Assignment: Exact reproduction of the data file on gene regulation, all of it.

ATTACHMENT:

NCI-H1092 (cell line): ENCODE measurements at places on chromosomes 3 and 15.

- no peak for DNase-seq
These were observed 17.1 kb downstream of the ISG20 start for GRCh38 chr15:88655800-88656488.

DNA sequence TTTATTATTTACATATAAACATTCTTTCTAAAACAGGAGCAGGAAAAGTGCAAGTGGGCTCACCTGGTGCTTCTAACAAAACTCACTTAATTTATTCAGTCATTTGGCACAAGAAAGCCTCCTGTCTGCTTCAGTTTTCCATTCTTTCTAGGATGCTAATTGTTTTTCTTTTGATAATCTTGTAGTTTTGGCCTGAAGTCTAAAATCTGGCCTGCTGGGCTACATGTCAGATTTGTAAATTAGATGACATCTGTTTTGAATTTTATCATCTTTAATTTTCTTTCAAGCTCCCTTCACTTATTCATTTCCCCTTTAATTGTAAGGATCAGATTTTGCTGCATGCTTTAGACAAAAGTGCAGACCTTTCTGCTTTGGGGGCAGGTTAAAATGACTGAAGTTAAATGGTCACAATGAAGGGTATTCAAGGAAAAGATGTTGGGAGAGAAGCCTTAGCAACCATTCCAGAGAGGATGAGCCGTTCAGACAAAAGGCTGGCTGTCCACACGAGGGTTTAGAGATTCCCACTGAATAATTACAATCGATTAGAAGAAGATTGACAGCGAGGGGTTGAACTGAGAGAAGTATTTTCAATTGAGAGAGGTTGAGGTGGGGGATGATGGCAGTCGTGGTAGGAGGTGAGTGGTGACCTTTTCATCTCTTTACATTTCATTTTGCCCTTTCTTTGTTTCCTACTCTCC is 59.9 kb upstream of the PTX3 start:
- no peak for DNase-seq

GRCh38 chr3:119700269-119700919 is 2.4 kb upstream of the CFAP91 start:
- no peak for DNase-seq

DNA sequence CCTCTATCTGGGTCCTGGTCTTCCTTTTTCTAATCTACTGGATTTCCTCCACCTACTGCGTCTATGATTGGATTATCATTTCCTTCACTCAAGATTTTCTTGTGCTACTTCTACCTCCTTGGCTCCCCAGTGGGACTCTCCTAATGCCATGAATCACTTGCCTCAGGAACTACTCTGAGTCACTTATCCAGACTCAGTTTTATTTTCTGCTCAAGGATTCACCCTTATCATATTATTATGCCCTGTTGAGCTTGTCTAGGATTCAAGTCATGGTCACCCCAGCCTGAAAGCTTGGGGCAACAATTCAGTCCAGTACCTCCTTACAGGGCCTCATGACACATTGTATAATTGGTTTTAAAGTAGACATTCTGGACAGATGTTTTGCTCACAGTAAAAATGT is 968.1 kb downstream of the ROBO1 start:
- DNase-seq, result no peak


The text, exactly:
NCI-H1092 (cell line): ENCODE measurements at places on chromosomes 3 and 15.

- no peak for DNase-seq
These were observed 17.1 kb downstream of the ISG20 start for GRCh38 chr15:88655800-88656488.

DNA sequence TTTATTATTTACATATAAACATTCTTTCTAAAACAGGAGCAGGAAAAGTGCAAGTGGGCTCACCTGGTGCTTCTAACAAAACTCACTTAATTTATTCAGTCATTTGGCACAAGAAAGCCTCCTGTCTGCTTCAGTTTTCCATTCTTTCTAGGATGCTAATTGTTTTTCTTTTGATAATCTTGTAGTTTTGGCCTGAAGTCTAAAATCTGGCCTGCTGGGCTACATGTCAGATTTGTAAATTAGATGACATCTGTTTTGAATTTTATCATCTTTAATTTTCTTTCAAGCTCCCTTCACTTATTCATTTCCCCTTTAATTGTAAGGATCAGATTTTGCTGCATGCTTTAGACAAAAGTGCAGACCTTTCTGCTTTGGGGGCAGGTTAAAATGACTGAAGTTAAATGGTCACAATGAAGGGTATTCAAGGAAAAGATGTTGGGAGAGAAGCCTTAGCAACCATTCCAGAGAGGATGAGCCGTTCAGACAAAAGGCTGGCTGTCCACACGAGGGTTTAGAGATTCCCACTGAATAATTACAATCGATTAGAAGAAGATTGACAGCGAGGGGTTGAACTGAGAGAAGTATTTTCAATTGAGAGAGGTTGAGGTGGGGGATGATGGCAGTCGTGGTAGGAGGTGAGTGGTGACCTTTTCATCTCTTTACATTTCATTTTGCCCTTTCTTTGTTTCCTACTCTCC is 59.9 kb upstream of the PTX3 start:
- no peak for DNase-seq

GRCh38 chr3:119700269-119700919 is 2.4 kb upstream of the CFAP91 start:
- no peak for DNase-seq

DNA sequence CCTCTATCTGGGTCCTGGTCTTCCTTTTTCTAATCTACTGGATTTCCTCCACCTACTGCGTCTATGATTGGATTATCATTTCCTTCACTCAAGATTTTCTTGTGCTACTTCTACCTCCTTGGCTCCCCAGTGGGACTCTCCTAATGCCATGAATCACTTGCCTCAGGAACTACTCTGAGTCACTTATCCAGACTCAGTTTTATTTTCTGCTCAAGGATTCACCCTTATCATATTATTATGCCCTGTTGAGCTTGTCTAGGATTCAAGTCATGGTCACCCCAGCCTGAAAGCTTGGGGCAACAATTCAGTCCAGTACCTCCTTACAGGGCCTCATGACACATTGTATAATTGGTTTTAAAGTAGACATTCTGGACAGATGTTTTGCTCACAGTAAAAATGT is 968.1 kb downstream of the ROBO1 start:
- DNase-seq, result no peak